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In 2011, as part of our commemoration of the 200th anniversary of the birth of its Founder, Canon Nathaniel Woodard, the Woodard schools and wider community raised £250,000 to build the Woodard Langalanga Secondary School in Gilgil, Kenya.  The first intake of 14 year old pupils arrived in 2012 and by February 2015 the school will be full with 480 pupils being influenced by the Woodard ethos. 

Donations are still being received and are used on projects not included in the original plan.  Some donations provide bursaries to promising pupils with desperately poor parents.  £160 per year provides four bursaries of £40 which cover 25% of the first year’s fees.   Other donations go towards ‘Activities’ such as the President’s Award Scheme (similar to our Duke of Edinburgh Scheme); participation in national music festivals; provision of essential syllabus text books, revision books and sports competitions.  None of these activities are covered by school fees or the meagre government subsidies.

From the image below you can see that the school hall project is well under way.  The roofing sheets will soon be fixed and then internal works can start.  Much of the money for the school hall has been raised by Derby High School, a former associated school, so the building will be known as the ‘Derby High Hall’.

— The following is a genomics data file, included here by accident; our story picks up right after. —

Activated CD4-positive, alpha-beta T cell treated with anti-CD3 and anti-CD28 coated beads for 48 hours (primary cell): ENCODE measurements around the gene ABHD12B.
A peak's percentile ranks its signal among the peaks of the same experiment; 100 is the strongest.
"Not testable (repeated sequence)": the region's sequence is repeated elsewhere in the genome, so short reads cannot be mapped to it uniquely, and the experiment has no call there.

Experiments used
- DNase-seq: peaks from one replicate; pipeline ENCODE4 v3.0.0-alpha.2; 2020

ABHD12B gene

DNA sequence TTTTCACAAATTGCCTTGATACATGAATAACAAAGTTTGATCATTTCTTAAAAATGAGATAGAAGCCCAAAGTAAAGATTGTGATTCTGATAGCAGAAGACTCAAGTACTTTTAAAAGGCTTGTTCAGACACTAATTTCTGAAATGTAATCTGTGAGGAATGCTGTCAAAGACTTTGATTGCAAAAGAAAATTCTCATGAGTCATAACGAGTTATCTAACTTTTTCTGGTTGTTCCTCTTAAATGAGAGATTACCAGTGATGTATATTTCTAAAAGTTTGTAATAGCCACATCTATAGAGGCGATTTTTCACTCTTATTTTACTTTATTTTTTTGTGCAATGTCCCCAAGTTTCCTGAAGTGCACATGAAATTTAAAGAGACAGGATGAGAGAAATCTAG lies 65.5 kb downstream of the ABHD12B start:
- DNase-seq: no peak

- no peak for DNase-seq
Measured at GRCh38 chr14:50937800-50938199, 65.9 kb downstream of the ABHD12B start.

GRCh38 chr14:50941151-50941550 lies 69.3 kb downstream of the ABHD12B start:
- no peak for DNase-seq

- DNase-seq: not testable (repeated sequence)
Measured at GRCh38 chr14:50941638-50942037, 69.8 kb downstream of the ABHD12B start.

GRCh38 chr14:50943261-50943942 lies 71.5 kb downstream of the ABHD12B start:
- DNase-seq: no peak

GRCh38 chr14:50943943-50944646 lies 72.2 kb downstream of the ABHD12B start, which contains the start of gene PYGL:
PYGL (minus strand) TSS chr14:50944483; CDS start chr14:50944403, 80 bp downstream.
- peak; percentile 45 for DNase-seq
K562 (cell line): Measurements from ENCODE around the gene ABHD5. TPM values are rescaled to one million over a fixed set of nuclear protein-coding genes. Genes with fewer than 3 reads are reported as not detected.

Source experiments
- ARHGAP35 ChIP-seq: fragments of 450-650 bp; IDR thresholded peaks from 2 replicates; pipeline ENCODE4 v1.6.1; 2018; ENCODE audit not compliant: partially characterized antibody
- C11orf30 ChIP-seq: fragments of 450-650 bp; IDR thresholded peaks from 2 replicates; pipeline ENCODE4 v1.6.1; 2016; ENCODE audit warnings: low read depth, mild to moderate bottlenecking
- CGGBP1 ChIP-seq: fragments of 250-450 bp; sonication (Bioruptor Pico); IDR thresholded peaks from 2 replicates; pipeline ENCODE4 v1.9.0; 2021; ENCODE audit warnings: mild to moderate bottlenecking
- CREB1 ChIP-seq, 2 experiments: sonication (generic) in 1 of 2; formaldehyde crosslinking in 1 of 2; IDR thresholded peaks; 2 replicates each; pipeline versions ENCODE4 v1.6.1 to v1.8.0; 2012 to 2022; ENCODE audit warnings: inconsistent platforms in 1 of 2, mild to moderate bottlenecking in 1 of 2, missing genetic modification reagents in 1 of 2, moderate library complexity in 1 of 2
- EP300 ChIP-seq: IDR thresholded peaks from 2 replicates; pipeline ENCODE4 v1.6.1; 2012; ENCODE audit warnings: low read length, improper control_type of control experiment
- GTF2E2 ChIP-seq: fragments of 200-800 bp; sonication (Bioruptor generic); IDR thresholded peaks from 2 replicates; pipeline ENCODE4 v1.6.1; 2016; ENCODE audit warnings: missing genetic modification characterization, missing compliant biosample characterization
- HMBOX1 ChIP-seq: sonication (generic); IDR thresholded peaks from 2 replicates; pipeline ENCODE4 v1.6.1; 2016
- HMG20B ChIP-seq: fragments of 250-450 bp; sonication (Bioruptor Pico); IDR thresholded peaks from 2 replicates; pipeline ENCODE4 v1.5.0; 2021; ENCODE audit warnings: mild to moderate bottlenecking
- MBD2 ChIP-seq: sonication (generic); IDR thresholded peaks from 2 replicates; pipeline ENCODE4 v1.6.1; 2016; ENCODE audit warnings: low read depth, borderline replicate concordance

If you would like to support this wonderful project there are two ways to make a donation:

  1. A specific “Woodard” Charities Aid Foundation bank account has been set up.  The details are, CAF Bank (Charities Aid Foundation), Account name: Kariandusi School Trust KST Woodard Account, Account No.  00095977, sort code 40-52-40 which will allow funds to be paid in directly either in person or on-line.  All donations paid in directly to the bank account should be notified by email to Graham Turner –turnergra@yahoo.co.uk
  2. By sending a cheque made payable to Kariandusi School Trust, to Graham Turner, Lindfield House, High Street, Lindfield, West Sussex RH16 2HU.

Click here to download a Gift Aid form, if required.

Image courtesy of Jonathan Cooke